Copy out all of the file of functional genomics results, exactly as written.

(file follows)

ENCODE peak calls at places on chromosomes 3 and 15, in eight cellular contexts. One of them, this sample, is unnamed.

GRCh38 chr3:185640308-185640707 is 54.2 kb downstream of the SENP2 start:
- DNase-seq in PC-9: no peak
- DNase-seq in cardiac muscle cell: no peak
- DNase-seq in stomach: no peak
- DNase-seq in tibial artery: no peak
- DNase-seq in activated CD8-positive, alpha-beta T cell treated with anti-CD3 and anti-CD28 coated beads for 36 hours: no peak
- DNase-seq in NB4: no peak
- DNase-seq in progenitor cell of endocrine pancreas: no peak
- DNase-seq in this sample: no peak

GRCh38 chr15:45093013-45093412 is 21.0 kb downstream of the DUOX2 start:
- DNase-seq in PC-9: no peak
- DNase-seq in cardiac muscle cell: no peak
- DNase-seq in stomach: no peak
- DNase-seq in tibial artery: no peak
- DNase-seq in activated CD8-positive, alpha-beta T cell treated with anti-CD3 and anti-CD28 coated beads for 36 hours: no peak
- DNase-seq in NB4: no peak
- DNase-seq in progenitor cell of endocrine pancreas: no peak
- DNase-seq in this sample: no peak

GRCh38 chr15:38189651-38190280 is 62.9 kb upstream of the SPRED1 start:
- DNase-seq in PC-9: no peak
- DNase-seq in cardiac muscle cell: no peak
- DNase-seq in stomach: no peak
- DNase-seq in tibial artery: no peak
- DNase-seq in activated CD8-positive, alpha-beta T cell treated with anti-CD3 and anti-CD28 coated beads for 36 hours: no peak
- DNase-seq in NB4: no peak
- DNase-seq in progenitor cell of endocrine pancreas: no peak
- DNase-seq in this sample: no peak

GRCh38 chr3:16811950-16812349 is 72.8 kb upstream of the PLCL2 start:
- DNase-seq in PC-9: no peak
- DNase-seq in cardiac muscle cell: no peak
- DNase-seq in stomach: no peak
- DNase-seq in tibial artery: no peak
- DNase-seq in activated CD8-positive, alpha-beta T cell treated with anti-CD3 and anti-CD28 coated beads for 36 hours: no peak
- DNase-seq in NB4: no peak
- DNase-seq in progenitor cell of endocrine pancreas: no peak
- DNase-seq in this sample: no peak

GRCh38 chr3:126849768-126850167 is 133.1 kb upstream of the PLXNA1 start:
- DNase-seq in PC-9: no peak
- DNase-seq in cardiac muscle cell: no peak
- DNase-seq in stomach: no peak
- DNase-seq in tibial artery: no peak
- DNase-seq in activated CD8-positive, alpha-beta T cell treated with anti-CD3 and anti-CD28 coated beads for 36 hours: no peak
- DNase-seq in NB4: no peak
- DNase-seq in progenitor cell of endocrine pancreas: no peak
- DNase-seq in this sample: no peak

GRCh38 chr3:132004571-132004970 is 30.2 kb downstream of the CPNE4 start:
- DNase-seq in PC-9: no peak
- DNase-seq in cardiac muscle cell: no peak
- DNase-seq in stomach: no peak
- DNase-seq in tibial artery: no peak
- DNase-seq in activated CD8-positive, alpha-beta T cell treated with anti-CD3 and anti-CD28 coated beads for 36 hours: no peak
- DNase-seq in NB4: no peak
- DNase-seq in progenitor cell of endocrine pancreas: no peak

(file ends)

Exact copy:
ENCODE peak calls at places on chromosomes 3 and 15, in eight cellular contexts. One of them, this sample, is unnamed.

GRCh38 chr3:185640308-185640707 is 54.2 kb downstream of the SENP2 start:
- DNase-seq in PC-9: no peak
- DNase-seq in cardiac muscle cell: no peak
- DNase-seq in stomach: no peak
- DNase-seq in tibial artery: no peak
- DNase-seq in activated CD8-positive, alpha-beta T cell treated with anti-CD3 and anti-CD28 coated beads for 36 hours: no peak
- DNase-seq in NB4: no peak
- DNase-seq in progenitor cell of endocrine pancreas: no peak
- DNase-seq in this sample: no peak

GRCh38 chr15:45093013-45093412 is 21.0 kb downstream of the DUOX2 start:
- DNase-seq in PC-9: no peak
- DNase-seq in cardiac muscle cell: no peak
- DNase-seq in stomach: no peak
- DNase-seq in tibial artery: no peak
- DNase-seq in activated CD8-positive, alpha-beta T cell treated with anti-CD3 and anti-CD28 coated beads for 36 hours: no peak
- DNase-seq in NB4: no peak
- DNase-seq in progenitor cell of endocrine pancreas: no peak
- DNase-seq in this sample: no peak

GRCh38 chr15:38189651-38190280 is 62.9 kb upstream of the SPRED1 start:
- DNase-seq in PC-9: no peak
- DNase-seq in cardiac muscle cell: no peak
- DNase-seq in stomach: no peak
- DNase-seq in tibial artery: no peak
- DNase-seq in activated CD8-positive, alpha-beta T cell treated with anti-CD3 and anti-CD28 coated beads for 36 hours: no peak
- DNase-seq in NB4: no peak
- DNase-seq in progenitor cell of endocrine pancreas: no peak
- DNase-seq in this sample: no peak

GRCh38 chr3:16811950-16812349 is 72.8 kb upstream of the PLCL2 start:
- DNase-seq in PC-9: no peak
- DNase-seq in cardiac muscle cell: no peak
- DNase-seq in stomach: no peak
- DNase-seq in tibial artery: no peak
- DNase-seq in activated CD8-positive, alpha-beta T cell treated with anti-CD3 and anti-CD28 coated beads for 36 hours: no peak
- DNase-seq in NB4: no peak
- DNase-seq in progenitor cell of endocrine pancreas: no peak
- DNase-seq in this sample: no peak

GRCh38 chr3:126849768-126850167 is 133.1 kb upstream of the PLXNA1 start:
- DNase-seq in PC-9: no peak
- DNase-seq in cardiac muscle cell: no peak
- DNase-seq in stomach: no peak
- DNase-seq in tibial artery: no peak
- DNase-seq in activated CD8-positive, alpha-beta T cell treated with anti-CD3 and anti-CD28 coated beads for 36 hours: no peak
- DNase-seq in NB4: no peak
- DNase-seq in progenitor cell of endocrine pancreas: no peak
- DNase-seq in this sample: no peak

GRCh38 chr3:132004571-132004970 is 30.2 kb downstream of the CPNE4 start:
- DNase-seq in PC-9: no peak
- DNase-seq in cardiac muscle cell: no peak
- DNase-seq in stomach: no peak
- DNase-seq in tibial artery: no peak
- DNase-seq in activated CD8-positive, alpha-beta T cell treated with anti-CD3 and anti-CD28 coated beads for 36 hours: no peak
- DNase-seq in NB4: no peak
- DNase-seq in progenitor cell of endocrine pancreas: no peak